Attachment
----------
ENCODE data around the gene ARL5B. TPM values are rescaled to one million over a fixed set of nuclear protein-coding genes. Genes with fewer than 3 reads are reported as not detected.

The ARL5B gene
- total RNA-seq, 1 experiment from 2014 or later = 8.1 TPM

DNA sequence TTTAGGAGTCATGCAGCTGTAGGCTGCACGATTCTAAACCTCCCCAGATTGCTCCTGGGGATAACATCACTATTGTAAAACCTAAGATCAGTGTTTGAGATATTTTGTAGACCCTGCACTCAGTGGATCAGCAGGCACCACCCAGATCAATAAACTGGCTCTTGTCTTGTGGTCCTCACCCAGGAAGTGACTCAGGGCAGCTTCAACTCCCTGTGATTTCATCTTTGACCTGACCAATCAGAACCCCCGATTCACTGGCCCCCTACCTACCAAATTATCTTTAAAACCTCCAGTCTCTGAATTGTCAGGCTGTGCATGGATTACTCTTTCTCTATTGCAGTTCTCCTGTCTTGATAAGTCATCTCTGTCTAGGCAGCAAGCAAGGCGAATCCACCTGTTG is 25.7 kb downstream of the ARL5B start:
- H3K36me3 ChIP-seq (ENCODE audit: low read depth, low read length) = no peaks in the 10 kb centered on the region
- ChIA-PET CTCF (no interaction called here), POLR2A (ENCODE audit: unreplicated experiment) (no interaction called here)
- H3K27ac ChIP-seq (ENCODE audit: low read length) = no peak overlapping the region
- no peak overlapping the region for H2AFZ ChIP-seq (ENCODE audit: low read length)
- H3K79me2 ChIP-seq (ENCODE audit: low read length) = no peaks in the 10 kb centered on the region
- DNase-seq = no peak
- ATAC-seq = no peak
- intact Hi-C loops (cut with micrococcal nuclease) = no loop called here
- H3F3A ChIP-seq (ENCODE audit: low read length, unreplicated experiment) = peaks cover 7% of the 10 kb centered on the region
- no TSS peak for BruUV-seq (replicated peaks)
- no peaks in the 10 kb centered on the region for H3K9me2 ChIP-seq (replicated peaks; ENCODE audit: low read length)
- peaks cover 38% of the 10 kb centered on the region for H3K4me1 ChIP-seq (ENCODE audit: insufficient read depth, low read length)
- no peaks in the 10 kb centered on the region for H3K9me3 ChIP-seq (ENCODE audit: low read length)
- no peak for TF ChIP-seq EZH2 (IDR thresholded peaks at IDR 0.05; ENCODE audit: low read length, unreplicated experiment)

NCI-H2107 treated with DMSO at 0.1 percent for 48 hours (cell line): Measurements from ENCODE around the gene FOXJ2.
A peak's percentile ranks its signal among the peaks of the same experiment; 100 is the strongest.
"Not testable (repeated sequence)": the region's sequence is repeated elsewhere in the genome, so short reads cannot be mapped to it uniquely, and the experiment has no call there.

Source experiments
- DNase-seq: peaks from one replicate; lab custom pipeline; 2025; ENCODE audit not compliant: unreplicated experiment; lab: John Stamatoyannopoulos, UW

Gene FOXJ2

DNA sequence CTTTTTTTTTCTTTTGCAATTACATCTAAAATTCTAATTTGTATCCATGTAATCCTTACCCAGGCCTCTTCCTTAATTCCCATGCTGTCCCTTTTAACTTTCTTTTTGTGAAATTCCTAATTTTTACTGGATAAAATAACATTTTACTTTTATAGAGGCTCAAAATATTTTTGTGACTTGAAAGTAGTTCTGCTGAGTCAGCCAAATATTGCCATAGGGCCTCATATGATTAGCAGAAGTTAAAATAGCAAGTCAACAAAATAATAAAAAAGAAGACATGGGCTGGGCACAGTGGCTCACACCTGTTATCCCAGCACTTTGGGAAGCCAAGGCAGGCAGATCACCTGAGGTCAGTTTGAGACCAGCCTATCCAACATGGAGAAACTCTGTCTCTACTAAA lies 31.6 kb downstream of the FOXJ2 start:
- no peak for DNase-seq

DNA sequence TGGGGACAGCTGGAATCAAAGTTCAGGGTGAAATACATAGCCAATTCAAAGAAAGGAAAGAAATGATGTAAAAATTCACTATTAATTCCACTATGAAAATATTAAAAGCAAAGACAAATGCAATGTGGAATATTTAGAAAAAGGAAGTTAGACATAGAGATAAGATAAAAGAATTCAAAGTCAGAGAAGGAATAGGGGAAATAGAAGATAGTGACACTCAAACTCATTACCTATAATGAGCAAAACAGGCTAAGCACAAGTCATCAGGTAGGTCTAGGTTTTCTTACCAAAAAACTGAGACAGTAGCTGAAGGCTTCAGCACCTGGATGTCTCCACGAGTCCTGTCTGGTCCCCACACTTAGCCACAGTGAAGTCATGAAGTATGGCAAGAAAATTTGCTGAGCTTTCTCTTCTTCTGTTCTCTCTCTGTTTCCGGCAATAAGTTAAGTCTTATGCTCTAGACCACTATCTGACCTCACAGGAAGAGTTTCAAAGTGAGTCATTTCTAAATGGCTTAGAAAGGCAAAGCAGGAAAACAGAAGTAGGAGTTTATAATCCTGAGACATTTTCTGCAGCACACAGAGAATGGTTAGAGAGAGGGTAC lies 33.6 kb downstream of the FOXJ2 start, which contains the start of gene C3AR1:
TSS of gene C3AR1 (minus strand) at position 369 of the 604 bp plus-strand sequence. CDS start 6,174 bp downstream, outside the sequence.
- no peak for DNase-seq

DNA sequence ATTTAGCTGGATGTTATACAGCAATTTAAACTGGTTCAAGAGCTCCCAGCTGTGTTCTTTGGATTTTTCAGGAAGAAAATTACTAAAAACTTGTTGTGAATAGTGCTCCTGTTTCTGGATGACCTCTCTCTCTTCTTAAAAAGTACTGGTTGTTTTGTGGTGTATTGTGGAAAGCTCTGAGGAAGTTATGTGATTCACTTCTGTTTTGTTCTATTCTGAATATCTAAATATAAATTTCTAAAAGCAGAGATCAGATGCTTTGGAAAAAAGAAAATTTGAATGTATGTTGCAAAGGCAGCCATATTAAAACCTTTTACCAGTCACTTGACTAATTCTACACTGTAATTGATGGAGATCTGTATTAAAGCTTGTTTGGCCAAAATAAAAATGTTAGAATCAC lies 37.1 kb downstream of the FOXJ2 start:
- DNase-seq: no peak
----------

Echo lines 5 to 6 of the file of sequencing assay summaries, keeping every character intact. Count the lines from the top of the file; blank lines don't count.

- H3K36me3 ChIP-seq (ENCODE audit: low read depth, low read length) = no peaks in the 10 kb centered on the region
- ChIA-PET CTCF (no interaction called here), POLR2A (ENCODE audit: unreplicated experiment) (no interaction called here)